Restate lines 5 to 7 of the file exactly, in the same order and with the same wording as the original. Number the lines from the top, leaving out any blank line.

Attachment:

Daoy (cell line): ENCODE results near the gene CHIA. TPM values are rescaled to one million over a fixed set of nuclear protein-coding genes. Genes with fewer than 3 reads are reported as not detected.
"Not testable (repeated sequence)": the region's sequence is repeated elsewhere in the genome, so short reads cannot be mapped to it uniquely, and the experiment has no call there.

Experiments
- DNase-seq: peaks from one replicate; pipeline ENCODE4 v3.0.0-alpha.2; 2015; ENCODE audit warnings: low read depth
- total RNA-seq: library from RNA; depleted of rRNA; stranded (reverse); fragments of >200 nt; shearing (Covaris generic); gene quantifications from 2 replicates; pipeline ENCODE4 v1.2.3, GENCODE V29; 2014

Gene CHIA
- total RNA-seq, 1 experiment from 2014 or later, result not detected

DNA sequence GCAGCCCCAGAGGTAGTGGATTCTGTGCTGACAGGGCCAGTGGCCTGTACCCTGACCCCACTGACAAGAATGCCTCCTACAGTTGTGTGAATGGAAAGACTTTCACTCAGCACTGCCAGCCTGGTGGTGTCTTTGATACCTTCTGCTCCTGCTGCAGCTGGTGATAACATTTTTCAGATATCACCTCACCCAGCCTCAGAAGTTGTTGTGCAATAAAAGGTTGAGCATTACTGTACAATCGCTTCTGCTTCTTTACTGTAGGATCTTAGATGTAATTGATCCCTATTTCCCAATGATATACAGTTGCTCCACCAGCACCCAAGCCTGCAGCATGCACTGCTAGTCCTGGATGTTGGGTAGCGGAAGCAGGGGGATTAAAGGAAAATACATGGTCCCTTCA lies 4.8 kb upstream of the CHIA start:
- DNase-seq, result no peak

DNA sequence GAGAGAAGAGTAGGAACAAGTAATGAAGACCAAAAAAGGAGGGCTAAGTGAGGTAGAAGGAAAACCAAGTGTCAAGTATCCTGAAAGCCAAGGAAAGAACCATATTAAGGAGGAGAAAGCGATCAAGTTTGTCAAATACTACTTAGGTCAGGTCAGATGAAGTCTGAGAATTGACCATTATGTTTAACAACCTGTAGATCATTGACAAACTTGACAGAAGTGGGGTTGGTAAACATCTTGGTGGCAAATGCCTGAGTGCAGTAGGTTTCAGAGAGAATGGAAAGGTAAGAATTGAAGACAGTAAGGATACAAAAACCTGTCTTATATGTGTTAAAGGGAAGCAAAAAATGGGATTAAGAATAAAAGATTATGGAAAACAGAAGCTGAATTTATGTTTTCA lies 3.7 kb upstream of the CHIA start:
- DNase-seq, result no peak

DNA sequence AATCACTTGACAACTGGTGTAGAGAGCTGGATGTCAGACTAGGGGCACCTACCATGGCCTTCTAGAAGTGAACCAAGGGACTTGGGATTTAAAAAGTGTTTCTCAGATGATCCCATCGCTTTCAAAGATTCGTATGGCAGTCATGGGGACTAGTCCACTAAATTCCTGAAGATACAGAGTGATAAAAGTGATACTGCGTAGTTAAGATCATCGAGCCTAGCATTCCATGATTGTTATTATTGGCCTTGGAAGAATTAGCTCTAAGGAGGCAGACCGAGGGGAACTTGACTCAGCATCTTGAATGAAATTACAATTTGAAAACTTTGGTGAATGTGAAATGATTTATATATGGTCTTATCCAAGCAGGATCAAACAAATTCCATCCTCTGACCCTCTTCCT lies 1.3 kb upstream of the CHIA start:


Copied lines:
- total RNA-seq: library from RNA; depleted of rRNA; stranded (reverse); fragments of >200 nt; shearing (Covaris generic); gene quantifications from 2 replicates; pipeline ENCODE4 v1.2.3, GENCODE V29; 2014

Gene CHIA
- total RNA-seq, 1 experiment from 2014 or later, result not detected